One of the future needs of the engineering community is a general computational platform for the seismic analysis of structures, structural components, and the interaction between structures and surrounding soil. However, before a large effort is expended, a thorough evaluation of current capabilities is required to establish the state of the art and to determine the direction that should be taken with regard to design needs and analytical approaches. A specific area of interest is the analysis of reinforced concrete components, including cracking and crushing of concrete and yield of steel. The focus of the work of this report was to perform an evaluation of current capabilities in this area by applying several existing software packages to a benchmark problem. Data from a set of recent experimental tests involving the flexural and shear performance of a reinforced concrete column were obtained. Cyclic and monotonic load cases were performed for several types of analysis using a degrading plastic hinge model, a fiber beam model, and a detailed three-dimensional finite element model. Details of the data preparation and analysis results are presented. Reasonable results were obtained from all models to varying degrees, but the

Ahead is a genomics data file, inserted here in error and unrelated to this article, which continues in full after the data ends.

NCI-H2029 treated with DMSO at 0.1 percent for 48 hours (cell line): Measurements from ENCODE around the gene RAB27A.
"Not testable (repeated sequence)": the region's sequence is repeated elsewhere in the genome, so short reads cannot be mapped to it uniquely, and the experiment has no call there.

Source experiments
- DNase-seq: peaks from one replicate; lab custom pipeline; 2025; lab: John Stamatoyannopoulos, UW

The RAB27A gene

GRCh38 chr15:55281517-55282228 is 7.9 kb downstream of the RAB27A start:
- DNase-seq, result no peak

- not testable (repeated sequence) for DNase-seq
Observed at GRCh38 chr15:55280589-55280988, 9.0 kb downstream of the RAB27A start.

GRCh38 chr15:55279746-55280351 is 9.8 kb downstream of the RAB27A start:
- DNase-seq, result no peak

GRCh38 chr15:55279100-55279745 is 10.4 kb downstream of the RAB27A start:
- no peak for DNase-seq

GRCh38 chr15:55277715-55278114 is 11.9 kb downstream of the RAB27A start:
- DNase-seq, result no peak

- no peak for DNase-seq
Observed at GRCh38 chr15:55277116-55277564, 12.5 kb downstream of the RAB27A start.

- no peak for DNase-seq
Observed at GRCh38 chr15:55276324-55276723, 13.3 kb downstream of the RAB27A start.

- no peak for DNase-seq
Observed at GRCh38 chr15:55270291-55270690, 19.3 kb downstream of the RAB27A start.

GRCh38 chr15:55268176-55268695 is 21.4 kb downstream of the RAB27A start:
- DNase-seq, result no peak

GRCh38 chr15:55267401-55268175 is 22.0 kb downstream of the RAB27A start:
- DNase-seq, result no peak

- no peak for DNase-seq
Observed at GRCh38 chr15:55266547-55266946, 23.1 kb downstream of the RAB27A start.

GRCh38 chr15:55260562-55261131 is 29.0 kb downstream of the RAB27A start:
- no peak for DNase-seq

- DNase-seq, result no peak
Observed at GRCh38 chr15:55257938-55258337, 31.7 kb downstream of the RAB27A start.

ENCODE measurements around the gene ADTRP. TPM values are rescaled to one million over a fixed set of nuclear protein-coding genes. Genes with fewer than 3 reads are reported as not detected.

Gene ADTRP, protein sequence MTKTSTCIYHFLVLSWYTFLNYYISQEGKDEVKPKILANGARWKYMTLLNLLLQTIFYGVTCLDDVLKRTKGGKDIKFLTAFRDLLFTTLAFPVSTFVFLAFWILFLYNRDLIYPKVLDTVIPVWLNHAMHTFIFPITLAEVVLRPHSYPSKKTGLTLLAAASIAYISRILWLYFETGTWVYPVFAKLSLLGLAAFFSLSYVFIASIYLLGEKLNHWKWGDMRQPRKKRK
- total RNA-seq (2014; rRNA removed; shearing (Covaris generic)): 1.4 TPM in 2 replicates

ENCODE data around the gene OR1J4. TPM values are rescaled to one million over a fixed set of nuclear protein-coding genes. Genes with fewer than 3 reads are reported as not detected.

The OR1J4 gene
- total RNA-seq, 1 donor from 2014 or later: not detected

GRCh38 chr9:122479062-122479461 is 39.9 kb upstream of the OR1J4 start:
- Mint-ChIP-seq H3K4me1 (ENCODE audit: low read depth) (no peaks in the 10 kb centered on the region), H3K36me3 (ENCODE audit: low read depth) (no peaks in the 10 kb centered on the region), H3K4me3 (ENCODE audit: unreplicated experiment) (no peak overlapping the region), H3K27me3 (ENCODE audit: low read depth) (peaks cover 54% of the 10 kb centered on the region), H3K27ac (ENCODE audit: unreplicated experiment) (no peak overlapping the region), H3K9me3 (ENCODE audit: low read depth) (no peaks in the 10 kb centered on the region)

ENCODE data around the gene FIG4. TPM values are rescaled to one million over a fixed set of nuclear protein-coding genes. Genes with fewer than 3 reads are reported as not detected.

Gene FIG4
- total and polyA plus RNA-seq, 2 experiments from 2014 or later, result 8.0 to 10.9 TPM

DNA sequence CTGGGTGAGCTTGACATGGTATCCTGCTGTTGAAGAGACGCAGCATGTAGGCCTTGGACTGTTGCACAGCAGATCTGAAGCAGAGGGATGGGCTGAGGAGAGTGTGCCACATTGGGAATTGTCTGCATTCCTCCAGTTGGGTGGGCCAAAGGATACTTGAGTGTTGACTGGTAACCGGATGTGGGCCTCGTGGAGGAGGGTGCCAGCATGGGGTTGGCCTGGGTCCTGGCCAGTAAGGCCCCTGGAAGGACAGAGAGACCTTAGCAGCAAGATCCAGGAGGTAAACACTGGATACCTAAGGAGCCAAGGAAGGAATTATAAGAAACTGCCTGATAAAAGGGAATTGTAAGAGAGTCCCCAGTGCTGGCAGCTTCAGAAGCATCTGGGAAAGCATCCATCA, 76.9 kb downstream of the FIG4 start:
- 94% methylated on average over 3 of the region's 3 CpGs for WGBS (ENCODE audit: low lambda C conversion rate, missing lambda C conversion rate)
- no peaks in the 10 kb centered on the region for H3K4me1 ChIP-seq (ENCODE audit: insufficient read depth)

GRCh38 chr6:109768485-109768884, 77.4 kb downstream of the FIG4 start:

three-dimensional finite element model was unable to provide meaningful solutions in the inelastic range due to numerical difficulties. Therefore, either the use of the degrading hinge model or the fiber beam model is recommended for practical structural analysis.
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